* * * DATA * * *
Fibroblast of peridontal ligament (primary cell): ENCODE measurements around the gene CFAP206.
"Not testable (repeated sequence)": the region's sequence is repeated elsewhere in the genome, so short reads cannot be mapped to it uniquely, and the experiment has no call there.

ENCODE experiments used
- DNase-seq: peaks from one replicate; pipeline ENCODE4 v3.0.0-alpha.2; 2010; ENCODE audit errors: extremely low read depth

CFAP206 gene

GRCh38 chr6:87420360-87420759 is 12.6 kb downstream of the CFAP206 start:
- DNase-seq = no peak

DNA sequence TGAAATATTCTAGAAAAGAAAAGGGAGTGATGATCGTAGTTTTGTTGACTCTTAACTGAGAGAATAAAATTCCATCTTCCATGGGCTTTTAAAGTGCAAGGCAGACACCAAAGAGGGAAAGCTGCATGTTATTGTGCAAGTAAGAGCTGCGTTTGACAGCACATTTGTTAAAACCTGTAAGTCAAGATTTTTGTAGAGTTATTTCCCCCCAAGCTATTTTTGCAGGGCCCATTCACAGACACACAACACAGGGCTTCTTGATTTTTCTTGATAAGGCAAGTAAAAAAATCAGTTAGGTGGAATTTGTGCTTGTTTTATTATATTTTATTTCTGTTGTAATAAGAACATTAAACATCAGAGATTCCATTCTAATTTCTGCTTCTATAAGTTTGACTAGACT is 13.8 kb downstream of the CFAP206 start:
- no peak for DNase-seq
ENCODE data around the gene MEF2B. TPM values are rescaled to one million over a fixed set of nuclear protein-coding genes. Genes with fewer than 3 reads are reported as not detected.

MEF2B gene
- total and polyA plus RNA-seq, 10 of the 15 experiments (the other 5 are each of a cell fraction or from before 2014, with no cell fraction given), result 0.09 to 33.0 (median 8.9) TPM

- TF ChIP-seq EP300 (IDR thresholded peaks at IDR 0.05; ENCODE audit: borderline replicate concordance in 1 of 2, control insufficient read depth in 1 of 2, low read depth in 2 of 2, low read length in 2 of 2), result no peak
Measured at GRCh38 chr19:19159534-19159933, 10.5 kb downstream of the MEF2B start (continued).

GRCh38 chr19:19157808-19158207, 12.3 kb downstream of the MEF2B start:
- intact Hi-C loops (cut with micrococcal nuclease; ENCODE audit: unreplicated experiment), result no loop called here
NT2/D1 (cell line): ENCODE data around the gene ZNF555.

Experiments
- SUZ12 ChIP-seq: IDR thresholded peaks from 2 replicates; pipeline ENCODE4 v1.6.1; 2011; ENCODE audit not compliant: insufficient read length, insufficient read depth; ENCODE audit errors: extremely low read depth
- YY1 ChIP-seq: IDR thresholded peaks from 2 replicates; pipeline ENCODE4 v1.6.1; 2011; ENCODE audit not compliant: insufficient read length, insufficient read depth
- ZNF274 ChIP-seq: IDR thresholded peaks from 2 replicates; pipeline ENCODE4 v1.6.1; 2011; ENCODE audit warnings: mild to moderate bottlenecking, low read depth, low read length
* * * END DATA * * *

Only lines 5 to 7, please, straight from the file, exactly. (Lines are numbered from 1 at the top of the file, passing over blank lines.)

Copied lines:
CFAP206 gene

GRCh38 chr6:87420360-87420759 is 12.6 kb downstream of the CFAP206 start:
- DNase-seq = no peak